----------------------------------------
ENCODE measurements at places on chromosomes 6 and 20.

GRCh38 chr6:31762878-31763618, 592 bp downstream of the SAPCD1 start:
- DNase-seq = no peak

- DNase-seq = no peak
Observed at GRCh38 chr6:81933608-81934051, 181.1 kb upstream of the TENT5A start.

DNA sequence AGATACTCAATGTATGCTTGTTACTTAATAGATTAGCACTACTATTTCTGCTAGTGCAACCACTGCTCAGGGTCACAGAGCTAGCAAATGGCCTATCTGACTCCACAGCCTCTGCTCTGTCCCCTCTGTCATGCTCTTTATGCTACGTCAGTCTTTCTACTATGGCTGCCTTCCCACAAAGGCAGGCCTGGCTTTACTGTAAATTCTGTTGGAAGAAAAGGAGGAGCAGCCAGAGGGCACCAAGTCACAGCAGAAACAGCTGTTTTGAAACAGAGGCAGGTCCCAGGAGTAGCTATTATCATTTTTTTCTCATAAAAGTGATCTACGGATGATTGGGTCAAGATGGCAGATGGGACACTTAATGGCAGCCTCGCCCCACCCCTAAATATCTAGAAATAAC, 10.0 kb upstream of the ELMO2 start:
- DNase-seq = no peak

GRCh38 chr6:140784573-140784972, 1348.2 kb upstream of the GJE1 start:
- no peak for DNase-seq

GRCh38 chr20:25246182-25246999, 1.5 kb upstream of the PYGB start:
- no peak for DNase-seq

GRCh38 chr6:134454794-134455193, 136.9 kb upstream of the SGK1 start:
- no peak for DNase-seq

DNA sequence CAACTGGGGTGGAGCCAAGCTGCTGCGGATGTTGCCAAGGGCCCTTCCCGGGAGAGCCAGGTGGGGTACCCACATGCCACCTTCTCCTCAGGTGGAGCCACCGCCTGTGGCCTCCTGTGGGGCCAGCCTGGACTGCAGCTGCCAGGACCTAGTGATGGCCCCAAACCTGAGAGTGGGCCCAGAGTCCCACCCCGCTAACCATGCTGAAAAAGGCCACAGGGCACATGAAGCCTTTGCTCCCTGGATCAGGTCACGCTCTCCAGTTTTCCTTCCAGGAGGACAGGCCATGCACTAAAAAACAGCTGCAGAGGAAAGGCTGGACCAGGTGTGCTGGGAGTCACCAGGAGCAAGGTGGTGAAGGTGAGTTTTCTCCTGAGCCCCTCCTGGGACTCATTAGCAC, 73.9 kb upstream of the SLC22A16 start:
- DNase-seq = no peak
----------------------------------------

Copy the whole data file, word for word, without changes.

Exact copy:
ENCODE measurements at places on chromosomes 6 and 20.

GRCh38 chr6:31762878-31763618, 592 bp downstream of the SAPCD1 start:
- DNase-seq = no peak

- DNase-seq = no peak
Observed at GRCh38 chr6:81933608-81934051, 181.1 kb upstream of the TENT5A start.

DNA sequence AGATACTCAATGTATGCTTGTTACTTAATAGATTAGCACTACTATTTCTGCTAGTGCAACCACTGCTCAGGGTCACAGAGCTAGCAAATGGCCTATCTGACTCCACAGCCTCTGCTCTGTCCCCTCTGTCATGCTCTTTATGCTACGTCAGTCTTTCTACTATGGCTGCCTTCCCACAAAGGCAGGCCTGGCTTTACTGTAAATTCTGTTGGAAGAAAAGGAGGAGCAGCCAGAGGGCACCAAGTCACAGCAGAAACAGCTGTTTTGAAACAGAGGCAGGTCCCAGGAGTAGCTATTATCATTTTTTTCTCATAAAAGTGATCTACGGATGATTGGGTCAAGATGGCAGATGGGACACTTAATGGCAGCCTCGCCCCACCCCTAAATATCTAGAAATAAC, 10.0 kb upstream of the ELMO2 start:
- DNase-seq = no peak

GRCh38 chr6:140784573-140784972, 1348.2 kb upstream of the GJE1 start:
- no peak for DNase-seq

GRCh38 chr20:25246182-25246999, 1.5 kb upstream of the PYGB start:
- no peak for DNase-seq

GRCh38 chr6:134454794-134455193, 136.9 kb upstream of the SGK1 start:
- no peak for DNase-seq

DNA sequence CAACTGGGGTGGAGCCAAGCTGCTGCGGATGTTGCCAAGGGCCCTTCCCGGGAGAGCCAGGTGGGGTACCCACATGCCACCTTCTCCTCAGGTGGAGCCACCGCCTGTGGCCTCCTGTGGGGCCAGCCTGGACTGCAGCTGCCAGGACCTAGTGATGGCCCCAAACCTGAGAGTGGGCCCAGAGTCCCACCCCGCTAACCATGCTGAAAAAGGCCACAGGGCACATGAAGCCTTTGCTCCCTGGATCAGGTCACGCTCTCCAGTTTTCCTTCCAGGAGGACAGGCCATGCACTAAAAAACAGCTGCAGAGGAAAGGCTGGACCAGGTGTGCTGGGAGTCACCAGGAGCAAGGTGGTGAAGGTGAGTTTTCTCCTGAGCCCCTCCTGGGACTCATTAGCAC, 73.9 kb upstream of the SLC22A16 start:
- DNase-seq = no peak